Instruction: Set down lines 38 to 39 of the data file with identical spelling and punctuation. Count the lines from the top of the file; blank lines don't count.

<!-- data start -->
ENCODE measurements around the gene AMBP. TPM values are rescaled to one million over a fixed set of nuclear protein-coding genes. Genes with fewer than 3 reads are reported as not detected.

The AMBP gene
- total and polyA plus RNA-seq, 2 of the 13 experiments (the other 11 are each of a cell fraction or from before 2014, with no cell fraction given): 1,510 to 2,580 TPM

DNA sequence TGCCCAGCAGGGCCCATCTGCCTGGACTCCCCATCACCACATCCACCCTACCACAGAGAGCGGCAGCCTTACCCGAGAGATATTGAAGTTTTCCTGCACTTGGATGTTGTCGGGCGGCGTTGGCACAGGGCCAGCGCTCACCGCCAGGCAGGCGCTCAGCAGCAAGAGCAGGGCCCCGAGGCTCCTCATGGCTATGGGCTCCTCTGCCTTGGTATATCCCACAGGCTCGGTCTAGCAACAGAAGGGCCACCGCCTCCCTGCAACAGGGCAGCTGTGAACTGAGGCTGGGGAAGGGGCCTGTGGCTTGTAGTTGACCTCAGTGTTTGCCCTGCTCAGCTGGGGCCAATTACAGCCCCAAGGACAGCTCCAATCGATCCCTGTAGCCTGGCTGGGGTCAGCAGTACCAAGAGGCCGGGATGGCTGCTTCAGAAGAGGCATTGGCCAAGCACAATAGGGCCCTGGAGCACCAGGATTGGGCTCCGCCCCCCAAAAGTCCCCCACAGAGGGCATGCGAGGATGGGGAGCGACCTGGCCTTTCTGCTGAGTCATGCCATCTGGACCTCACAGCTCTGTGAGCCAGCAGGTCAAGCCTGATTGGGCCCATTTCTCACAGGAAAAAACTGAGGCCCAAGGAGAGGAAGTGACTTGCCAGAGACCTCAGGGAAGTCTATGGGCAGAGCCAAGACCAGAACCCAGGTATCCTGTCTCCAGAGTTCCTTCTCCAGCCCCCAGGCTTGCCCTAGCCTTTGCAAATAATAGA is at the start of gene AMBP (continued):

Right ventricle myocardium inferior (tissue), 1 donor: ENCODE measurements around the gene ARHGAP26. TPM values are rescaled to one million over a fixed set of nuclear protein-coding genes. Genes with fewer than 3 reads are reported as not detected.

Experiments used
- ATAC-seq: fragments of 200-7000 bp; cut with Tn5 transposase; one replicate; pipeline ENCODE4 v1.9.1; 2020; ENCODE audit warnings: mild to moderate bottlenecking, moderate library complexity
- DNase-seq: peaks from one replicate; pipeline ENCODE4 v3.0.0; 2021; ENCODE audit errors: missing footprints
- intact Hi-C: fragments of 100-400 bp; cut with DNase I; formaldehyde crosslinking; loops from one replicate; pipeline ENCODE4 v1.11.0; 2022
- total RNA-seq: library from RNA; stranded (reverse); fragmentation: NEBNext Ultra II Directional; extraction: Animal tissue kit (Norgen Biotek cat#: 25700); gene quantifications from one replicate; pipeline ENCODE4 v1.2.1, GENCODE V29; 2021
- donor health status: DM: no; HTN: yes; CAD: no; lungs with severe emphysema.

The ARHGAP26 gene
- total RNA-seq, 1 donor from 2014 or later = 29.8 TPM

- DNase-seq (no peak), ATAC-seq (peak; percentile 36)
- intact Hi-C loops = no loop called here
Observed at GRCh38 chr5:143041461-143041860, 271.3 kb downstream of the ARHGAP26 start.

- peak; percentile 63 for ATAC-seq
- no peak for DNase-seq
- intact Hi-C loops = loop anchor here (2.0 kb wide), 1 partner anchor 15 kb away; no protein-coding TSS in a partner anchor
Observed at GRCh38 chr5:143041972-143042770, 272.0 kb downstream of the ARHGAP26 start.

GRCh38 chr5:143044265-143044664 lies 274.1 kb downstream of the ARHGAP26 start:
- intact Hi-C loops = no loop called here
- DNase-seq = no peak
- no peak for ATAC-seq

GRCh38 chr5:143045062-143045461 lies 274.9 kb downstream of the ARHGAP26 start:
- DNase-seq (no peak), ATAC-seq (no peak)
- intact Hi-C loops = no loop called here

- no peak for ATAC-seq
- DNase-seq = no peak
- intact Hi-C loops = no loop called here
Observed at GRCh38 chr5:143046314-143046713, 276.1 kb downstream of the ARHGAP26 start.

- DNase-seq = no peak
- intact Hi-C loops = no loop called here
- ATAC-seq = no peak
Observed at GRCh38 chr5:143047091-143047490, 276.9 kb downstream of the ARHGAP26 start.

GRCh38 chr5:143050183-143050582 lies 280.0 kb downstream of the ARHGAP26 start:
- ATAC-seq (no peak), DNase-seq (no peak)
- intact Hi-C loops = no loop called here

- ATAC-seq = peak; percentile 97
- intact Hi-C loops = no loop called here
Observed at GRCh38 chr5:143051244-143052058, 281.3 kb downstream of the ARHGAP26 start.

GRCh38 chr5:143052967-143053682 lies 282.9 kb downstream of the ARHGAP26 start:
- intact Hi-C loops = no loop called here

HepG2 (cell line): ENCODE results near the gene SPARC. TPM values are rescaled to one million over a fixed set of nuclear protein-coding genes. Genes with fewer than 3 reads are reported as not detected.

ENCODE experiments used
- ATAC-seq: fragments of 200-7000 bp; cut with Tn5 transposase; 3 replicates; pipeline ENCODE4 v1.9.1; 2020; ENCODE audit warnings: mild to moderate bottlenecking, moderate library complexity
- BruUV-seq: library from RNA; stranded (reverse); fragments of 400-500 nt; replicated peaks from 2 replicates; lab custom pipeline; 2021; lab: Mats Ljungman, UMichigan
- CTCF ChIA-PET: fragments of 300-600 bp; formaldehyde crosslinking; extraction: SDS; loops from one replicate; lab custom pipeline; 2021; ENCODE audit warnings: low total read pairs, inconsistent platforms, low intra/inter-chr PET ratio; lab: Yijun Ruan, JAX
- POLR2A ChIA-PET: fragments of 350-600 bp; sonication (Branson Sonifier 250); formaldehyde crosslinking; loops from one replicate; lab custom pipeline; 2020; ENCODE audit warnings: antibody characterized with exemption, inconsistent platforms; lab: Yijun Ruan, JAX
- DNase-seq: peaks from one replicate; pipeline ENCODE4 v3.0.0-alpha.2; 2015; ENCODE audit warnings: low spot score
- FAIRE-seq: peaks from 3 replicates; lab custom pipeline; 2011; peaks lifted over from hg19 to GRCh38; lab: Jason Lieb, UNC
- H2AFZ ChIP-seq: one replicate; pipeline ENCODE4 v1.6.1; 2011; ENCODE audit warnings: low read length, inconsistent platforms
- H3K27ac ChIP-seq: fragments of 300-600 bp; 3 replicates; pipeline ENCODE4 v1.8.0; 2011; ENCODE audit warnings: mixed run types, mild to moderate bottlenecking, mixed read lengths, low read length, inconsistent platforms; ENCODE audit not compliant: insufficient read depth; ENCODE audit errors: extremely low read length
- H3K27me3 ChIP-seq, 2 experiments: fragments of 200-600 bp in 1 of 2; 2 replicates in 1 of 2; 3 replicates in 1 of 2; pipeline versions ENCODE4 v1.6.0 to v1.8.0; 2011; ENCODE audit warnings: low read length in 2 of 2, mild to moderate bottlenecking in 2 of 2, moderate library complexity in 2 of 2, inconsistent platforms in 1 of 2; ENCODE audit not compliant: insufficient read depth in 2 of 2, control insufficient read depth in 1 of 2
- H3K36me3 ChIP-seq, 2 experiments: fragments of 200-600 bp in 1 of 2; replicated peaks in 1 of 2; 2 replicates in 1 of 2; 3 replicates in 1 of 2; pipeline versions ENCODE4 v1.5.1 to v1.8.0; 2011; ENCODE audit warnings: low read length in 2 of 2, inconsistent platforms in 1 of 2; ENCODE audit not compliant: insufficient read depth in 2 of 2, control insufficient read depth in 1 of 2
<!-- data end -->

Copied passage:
- intact Hi-C loops = no loop called here

- ATAC-seq = peak; percentile 97